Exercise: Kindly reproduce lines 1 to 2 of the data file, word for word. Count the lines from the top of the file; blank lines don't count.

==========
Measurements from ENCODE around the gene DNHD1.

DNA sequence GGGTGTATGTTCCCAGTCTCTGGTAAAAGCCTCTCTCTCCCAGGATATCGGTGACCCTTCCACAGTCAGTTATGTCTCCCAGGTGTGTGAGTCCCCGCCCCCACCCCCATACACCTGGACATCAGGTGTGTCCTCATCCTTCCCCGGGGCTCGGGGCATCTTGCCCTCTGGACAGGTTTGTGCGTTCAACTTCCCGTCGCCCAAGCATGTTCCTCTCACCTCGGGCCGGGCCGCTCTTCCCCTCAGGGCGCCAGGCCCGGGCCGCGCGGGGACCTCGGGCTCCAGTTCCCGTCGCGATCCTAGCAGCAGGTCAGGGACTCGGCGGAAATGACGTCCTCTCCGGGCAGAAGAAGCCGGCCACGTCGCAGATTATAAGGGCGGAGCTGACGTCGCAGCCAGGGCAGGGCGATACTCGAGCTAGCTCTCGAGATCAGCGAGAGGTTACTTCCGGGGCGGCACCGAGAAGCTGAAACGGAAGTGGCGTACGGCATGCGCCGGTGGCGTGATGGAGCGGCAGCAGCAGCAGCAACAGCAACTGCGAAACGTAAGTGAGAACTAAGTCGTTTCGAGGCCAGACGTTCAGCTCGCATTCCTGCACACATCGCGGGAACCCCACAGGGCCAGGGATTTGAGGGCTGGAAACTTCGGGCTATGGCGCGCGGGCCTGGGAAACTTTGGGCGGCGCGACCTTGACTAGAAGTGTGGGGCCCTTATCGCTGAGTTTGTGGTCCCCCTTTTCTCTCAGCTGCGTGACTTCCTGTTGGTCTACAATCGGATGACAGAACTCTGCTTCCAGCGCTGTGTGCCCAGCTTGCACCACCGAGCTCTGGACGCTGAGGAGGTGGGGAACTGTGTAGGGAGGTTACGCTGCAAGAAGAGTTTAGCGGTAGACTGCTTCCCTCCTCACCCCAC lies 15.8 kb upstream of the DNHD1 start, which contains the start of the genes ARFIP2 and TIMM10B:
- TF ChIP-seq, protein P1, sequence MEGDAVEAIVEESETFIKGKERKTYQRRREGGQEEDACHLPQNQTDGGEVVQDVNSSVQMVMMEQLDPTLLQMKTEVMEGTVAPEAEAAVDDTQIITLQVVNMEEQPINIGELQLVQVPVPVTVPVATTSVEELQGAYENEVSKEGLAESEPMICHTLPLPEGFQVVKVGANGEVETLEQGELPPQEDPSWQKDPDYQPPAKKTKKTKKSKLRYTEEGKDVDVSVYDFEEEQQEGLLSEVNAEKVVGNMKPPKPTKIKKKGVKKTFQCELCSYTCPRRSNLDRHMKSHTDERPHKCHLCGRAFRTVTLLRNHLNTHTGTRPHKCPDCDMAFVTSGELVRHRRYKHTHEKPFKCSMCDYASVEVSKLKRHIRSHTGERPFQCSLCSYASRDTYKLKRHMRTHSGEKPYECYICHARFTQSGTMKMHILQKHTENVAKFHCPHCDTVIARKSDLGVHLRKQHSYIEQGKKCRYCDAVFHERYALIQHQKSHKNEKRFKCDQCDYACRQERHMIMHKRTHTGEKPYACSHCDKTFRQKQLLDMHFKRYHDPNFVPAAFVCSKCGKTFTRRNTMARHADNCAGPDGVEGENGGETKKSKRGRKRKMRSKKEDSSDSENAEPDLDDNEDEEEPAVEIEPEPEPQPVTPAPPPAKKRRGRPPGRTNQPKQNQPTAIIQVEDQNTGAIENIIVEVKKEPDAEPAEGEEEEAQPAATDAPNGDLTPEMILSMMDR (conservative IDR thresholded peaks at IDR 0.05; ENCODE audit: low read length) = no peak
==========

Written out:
Measurements from ENCODE around the gene DNHD1.

DNA sequence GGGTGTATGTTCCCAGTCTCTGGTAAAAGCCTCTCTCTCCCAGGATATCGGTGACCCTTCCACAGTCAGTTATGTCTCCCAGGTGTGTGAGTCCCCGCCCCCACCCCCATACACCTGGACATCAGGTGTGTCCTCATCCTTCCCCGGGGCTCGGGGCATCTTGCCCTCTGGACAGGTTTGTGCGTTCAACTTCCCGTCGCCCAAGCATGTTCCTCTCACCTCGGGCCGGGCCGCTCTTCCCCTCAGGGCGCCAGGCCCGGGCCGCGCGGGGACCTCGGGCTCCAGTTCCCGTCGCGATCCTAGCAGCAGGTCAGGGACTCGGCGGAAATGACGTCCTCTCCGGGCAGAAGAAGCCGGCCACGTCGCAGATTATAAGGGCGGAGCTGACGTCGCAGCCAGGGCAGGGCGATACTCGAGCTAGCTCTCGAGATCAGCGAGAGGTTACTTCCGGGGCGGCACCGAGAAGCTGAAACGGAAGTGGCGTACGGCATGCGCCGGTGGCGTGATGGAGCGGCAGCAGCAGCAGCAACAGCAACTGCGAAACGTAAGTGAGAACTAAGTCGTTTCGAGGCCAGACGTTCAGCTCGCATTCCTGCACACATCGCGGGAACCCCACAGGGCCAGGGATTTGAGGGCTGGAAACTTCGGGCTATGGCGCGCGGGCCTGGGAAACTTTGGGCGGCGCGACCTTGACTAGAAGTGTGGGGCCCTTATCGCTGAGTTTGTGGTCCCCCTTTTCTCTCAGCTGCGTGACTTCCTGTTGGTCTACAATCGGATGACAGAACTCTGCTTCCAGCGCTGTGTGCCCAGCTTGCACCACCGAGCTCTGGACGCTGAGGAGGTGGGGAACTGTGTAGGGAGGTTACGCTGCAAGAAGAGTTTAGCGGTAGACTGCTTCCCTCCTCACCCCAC lies 15.8 kb upstream of the DNHD1 start, which contains the start of the genes ARFIP2 and TIMM10B: